Nearby words

  1. hidden tax,
  2. hidden unemployment,
  3. hiddenite,
  4. hiddenly,
  5. hiddenness,
  6. hide and seek,
  7. hide nor hair, neither,
  8. hide one's face,
  9. hide one's head in the sand,
  10. hide one's light under a bushel

Origin of hide

before 900; Middle English hiden, Old English hȳdan; cognate with Old Frisian hūda, Greek keúthein to conceal

1. screen, mask, cloak, veil, shroud, disguise. Hide, conceal, secrete mean to put out of sight or in a secret place. Hide is the general word: to hide one's money or purpose; A dog hides a bone. Conceal, somewhat more formal, is to cover from sight: A rock concealed them from view. Secrete means to put away carefully, in order to keep secret: The spy secreted the important papers. 3. disguise, dissemble, suppress.

Related formshid·a·ble, adjectivehid·a·bil·i·ty, nounhid·er, noun


[ hahyd ]
/ haɪd /


the pelt or skin of one of the larger animals (cow, horse, buffalo, etc.), raw or dressed.
  1. the skin of a human being: Get out of here or I'll tan your hide!
  2. safety or welfare: He's only worried about his own hide.
Australia and New Zealand Informal. impertinence; impudence.

verb (used with object), hid·ed, hid·ing.

Informal. to administer a beating to; thrash.
to protect (a rope, as a boltrope of a sail) with a covering of leather.

Origin of hide

before 900; Middle English; Old English hȳd; cognate with Dutch huid, Old Norse hūth, Danish, Swedish hud, Old High German hūt (German Haut), Latin cutis skin, cutis; see hide1

Related formshide·less, adjective


[ hahyd ]
/ haɪd /

noun Old English Law.

a unit of land measurement varying from 60 to 120 acres (24 to 49 hectares) or more, depending upon local usage.

Origin of hide

before 900; Middle English; Old English hīd(e), hīg(i)d portion of land, family; akin to Latin civis citizen, Greek keîmai to lie, abide Unabridged Based on the Random House Unabridged Dictionary, © Random House, Inc. 2019

Examples from the Web for hide

British Dictionary definitions for hide


/ (haɪd) /

verb hides, hiding, hid (hɪd), hidden (ˈhɪdən) or hid

to put or keep (oneself or an object) in a secret place; conceal (oneself or an object) from view or discoveryto hide a pencil; to hide from the police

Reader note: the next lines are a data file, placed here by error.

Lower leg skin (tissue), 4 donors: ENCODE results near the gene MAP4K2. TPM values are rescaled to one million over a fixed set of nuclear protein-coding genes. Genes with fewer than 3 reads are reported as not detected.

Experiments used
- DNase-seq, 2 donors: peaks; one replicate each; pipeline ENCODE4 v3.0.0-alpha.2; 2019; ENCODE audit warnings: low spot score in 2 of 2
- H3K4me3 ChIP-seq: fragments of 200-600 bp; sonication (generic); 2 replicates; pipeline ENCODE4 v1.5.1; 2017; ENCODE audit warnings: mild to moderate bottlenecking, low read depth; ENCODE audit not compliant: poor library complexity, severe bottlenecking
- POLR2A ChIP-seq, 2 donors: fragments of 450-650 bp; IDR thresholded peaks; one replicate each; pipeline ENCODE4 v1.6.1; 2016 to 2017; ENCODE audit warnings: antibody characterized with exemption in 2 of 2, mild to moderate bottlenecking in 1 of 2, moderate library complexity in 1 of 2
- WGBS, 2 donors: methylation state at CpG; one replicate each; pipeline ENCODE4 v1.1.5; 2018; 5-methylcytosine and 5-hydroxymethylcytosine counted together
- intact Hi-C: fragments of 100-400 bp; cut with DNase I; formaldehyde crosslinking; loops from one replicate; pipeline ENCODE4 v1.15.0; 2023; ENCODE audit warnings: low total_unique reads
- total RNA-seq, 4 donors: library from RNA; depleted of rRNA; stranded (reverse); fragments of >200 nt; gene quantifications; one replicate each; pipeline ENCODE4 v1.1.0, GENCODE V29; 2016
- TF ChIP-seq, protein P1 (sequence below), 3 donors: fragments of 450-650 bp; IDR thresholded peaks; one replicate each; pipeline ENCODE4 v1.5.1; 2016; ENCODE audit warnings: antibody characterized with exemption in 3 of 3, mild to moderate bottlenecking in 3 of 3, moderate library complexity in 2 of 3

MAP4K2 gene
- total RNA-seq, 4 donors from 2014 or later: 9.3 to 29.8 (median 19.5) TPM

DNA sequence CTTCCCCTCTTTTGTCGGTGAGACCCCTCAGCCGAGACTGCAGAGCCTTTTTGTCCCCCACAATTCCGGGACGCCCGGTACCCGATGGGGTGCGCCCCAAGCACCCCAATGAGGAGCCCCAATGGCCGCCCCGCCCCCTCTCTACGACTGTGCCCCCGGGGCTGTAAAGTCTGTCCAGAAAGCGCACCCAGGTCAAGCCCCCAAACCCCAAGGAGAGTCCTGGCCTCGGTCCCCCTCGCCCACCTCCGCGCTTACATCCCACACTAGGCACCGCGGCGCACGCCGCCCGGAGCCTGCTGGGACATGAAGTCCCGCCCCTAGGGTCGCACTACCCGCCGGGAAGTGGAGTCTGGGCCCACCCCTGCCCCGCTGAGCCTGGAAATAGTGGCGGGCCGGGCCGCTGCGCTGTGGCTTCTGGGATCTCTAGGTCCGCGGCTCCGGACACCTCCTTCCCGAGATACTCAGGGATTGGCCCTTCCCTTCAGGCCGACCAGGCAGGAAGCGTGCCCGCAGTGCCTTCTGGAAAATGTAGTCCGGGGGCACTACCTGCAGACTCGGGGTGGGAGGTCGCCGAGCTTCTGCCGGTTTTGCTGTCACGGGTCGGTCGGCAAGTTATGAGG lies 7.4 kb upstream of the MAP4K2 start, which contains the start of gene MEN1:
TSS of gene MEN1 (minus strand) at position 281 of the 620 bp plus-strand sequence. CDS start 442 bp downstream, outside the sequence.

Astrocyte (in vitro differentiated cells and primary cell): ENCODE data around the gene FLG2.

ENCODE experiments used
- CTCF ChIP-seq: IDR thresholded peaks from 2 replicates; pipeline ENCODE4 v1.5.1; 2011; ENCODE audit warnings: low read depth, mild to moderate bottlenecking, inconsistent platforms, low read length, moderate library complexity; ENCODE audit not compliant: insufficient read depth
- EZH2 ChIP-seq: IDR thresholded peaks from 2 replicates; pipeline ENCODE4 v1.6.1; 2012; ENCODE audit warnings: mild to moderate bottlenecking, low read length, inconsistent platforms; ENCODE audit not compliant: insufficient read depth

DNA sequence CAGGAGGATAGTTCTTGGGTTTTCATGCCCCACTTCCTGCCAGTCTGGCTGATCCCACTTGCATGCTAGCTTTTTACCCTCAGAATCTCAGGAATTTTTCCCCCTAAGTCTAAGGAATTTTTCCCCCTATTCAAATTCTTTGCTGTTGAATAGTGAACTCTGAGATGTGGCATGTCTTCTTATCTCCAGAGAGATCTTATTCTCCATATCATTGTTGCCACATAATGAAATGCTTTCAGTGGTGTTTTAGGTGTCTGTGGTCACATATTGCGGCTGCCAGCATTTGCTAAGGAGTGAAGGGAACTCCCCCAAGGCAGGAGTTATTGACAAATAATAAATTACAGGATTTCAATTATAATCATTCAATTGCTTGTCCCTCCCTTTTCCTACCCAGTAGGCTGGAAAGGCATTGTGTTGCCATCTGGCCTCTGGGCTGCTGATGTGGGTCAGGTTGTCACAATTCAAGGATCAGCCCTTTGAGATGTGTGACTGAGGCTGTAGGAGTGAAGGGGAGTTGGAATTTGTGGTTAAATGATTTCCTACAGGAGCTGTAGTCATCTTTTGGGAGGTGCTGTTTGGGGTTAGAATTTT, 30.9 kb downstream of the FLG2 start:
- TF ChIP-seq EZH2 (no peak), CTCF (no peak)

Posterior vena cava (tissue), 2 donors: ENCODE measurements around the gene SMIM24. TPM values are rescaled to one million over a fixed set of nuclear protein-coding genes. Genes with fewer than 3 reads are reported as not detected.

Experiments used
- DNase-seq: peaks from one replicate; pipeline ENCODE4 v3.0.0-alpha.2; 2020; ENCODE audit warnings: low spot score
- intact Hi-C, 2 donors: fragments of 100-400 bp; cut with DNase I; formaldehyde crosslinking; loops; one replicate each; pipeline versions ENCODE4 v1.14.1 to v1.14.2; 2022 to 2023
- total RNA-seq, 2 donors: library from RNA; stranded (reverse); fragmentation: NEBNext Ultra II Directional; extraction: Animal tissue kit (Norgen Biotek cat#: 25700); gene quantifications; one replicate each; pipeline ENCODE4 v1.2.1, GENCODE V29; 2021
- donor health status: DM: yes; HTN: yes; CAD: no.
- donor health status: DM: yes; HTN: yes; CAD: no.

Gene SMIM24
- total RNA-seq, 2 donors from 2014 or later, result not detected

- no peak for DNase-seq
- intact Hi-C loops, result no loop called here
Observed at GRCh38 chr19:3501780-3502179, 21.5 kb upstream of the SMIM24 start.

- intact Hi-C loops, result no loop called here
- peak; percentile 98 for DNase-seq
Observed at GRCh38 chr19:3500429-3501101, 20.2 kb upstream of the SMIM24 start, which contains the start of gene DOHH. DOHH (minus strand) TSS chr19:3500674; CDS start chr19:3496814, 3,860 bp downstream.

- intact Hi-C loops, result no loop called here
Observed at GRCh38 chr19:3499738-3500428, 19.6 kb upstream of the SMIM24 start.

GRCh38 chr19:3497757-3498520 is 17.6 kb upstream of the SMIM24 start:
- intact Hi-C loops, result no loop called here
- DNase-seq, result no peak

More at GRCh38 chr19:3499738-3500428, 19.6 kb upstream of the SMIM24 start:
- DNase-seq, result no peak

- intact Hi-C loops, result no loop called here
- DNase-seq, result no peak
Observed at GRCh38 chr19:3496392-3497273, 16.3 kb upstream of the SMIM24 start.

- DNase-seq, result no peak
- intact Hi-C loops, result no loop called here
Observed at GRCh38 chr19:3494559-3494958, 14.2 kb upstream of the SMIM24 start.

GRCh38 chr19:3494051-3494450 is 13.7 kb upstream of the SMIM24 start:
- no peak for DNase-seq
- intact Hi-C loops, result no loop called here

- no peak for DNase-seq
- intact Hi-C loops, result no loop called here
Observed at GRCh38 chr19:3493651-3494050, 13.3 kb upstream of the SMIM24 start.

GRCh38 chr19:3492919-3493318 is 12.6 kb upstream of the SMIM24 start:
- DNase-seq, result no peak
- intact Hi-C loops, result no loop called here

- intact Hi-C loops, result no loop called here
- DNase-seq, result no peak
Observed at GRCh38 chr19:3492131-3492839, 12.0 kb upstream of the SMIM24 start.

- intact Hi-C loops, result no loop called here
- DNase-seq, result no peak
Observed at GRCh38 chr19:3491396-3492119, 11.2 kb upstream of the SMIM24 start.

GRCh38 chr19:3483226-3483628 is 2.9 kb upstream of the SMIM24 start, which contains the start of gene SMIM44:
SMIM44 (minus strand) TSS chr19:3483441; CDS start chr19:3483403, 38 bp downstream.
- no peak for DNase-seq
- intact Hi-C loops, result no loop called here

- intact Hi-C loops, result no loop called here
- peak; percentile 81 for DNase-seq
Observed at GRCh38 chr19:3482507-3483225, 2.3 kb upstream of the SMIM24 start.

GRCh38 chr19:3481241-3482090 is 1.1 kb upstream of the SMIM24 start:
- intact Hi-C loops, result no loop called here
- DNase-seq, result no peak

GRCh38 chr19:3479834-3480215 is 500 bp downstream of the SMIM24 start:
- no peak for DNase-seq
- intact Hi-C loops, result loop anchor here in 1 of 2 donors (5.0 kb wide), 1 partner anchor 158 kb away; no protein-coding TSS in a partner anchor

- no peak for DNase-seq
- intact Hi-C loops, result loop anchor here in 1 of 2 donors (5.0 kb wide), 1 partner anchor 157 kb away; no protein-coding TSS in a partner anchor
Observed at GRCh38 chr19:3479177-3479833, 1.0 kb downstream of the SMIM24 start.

(tr) to conceal or obscurethe clouds hid the sun
(tr) to keep secret
(tr) to turn (one's head, eyes, etc) away


British a place of concealment, usually disguised to appear as part of the natural environment, used by hunters, birdwatchers, etcUS and Canadian equivalent: blind
See also hideout

Derived Formshidable, adjectivehider, noun

Word Origin for hide

Old English hӯdan; related to Old Frisian hēda, Middle Low German hüden, Greek keuthein


the skin of an animal, esp the tough thick skin of a large mammal, either tanned or raw
informal the human skin
Australian and NZ informal impudence

verb hides, hiding or hided

(tr) informal to flog
Derived Formshideless, adjective

Word Origin for hide

Old English hӯd; related to Old Norse hūth, Old Frisian hēd, Old High German hūt, Latin cutis skin, Greek kutos; see cuticle


an obsolete Brit unit of land measure, varying in magnitude from about 60 to 120 acres

Word Origin for hide

Old English hīgid; related to hīw family, household, Latin cīvis citizen

Collins English Dictionary - Complete & Unabridged 2012 Digital Edition © William Collins Sons & Co. Ltd. 1979, 1986 © HarperCollins Publishers 1998, 2000, 2003, 2005, 2006, 2007, 2009, 2012

Word Origin and History for hide
Online Etymology Dictionary, © 2010 Douglas Harper

Idioms and Phrases with hide


In addition to the idioms beginning with hide

  • hide and seek
  • hide nor hair, neither
  • hide one's face
  • hide one's head in the sand
  • hide one's light under a bushel
  • hide out

also see:

  • cover one's ass (hide)
  • tan one's hide
The American Heritage® Idioms Dictionary Copyright © 2002, 2001, 1995 by Houghton Mifflin Harcourt Publishing Company. Published by Houghton Mifflin Harcourt Publishing Company.